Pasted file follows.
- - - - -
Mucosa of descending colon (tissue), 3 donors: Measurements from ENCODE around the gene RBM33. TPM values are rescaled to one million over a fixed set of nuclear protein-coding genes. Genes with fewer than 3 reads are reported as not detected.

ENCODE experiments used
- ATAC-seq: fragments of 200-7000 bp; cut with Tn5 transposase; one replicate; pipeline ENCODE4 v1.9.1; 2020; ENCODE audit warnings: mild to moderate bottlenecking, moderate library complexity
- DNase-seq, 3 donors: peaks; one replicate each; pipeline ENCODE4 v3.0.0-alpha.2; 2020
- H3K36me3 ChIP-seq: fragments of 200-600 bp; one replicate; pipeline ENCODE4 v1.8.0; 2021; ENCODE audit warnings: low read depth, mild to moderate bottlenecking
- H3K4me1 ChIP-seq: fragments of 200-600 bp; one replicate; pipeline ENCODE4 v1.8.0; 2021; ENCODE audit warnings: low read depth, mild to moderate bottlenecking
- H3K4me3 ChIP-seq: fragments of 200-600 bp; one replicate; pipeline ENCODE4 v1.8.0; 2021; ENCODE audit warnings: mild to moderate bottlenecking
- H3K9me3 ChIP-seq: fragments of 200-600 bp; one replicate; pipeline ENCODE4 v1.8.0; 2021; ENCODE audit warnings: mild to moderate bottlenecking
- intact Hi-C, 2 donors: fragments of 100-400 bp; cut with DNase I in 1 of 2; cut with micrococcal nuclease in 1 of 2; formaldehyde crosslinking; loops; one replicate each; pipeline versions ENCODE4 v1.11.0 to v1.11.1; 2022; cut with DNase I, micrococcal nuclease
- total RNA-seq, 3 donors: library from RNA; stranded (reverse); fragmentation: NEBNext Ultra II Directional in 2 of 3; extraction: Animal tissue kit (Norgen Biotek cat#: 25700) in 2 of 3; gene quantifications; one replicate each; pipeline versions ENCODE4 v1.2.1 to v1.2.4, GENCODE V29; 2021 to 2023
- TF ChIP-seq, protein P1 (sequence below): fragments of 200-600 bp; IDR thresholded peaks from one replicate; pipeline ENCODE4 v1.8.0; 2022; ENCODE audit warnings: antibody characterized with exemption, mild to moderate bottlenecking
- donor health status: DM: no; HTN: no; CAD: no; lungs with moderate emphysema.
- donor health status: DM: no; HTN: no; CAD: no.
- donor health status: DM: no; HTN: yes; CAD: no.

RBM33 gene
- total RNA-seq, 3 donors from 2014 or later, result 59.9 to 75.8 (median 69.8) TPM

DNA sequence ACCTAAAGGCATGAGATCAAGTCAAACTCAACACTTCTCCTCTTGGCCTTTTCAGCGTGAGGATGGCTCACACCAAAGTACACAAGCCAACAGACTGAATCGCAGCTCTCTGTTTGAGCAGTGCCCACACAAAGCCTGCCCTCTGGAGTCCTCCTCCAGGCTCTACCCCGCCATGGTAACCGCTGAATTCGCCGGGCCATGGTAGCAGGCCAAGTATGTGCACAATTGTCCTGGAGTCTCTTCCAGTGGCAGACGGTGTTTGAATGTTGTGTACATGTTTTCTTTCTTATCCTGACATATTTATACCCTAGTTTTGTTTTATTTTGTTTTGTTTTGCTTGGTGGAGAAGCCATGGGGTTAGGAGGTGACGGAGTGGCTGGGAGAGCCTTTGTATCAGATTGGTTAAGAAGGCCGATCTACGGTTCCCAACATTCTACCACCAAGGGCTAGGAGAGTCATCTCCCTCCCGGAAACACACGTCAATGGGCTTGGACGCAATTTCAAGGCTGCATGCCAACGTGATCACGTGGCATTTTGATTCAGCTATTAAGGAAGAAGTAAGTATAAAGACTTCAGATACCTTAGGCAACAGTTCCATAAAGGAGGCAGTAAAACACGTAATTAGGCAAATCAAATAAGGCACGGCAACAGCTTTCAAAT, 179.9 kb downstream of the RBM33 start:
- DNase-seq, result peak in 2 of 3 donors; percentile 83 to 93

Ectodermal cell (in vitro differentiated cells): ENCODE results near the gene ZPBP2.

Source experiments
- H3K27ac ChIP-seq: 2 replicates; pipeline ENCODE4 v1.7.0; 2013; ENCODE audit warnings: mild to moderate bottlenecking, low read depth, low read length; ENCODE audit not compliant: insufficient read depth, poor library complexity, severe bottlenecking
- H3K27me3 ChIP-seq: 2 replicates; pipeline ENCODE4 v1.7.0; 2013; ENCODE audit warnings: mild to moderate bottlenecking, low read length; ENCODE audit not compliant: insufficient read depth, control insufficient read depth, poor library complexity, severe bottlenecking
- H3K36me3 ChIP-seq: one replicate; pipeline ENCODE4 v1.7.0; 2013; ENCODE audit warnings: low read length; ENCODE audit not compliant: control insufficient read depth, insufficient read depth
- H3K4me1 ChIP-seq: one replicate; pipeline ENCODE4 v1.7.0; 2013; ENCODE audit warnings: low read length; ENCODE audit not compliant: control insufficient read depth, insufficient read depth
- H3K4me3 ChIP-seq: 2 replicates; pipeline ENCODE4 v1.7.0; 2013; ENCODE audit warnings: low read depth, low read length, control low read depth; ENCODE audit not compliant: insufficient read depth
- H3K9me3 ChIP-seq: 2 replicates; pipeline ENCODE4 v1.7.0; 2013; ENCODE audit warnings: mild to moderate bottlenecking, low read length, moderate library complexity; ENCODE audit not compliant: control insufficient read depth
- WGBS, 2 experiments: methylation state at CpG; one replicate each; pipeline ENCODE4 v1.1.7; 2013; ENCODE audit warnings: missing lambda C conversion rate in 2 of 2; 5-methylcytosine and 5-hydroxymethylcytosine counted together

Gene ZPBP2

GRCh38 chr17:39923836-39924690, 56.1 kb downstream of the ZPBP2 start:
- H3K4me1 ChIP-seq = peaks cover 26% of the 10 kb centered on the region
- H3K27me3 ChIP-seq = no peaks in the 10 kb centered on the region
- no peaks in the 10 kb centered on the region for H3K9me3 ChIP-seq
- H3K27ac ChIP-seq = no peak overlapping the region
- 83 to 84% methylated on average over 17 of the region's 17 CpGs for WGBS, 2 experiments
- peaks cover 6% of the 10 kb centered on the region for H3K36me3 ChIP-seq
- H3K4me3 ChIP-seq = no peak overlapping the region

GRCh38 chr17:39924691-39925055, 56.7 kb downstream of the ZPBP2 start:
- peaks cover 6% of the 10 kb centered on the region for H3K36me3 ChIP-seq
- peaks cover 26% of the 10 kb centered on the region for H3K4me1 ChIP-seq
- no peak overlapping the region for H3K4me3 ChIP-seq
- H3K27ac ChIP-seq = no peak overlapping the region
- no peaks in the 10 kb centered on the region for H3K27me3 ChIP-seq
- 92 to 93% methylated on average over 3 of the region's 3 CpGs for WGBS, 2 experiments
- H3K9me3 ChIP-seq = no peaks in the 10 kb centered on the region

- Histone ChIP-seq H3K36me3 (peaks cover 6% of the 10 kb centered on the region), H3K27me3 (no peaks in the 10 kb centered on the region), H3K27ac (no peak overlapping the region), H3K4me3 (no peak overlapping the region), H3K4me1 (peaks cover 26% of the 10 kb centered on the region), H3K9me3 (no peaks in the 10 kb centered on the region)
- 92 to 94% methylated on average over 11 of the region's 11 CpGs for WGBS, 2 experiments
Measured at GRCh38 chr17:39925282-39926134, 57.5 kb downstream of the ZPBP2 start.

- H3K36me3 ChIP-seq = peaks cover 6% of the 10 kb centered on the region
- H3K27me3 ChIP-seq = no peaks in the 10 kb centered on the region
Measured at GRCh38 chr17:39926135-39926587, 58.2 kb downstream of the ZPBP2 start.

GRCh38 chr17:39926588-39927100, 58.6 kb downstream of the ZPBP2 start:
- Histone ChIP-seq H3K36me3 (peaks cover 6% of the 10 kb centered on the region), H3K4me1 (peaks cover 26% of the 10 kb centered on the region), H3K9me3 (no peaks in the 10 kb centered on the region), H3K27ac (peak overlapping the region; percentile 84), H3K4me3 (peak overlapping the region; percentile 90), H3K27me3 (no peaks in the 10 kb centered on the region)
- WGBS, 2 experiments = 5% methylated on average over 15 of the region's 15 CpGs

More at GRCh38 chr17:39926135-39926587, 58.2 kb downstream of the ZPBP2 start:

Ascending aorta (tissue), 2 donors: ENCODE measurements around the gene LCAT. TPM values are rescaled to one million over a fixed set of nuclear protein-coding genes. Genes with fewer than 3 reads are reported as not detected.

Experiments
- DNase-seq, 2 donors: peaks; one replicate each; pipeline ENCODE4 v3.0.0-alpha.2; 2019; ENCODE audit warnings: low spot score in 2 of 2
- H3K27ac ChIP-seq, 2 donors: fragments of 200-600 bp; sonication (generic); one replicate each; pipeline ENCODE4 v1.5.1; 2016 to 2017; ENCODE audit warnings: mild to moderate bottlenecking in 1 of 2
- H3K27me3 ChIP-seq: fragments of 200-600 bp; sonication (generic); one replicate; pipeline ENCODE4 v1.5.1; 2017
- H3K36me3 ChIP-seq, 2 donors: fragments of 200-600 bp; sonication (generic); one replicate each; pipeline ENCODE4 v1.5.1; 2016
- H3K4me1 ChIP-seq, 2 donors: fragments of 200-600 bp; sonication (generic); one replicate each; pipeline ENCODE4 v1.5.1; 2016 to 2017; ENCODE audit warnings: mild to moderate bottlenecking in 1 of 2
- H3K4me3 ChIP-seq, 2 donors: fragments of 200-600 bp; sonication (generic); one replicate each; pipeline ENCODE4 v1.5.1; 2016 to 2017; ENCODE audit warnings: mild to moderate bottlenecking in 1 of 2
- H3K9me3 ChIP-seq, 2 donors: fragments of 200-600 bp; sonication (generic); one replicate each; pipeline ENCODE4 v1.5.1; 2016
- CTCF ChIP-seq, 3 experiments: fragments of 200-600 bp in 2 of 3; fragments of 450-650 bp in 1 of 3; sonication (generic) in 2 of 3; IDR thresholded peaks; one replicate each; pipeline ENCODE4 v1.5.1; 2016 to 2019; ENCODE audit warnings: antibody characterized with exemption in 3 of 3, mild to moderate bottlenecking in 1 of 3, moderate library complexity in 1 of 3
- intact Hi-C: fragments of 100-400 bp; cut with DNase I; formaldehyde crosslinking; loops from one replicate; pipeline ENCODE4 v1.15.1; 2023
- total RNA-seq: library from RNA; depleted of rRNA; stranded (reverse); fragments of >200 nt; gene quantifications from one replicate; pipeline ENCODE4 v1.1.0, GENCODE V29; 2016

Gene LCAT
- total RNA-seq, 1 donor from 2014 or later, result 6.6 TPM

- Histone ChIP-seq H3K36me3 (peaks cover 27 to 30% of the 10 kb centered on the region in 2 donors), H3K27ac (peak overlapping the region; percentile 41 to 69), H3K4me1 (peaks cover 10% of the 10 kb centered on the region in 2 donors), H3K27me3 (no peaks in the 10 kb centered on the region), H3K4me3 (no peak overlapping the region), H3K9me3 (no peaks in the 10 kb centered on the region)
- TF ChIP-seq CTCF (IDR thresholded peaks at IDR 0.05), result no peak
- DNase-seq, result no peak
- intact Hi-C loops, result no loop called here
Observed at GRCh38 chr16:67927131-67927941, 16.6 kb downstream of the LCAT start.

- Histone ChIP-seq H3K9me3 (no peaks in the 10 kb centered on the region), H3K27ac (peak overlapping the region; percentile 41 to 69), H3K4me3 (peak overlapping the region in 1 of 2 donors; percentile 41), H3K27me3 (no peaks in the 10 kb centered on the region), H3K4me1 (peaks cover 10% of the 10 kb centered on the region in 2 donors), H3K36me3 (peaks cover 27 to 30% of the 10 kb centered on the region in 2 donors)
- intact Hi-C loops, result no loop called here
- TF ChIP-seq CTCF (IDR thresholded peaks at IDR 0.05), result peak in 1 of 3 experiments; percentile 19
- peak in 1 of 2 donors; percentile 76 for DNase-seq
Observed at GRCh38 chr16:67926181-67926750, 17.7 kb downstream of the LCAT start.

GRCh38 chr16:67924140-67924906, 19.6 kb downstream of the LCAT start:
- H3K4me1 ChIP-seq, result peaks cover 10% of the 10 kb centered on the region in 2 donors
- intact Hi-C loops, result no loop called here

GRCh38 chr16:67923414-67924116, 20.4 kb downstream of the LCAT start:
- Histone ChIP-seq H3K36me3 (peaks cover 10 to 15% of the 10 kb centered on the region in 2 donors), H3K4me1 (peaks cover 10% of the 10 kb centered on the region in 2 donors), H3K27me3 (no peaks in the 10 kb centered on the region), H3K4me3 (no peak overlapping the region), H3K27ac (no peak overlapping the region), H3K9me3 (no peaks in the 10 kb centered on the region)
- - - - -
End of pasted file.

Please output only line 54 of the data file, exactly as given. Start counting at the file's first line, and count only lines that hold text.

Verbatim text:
More at GRCh38 chr17:39926135-39926587, 58.2 kb downstream of the ZPBP2 start: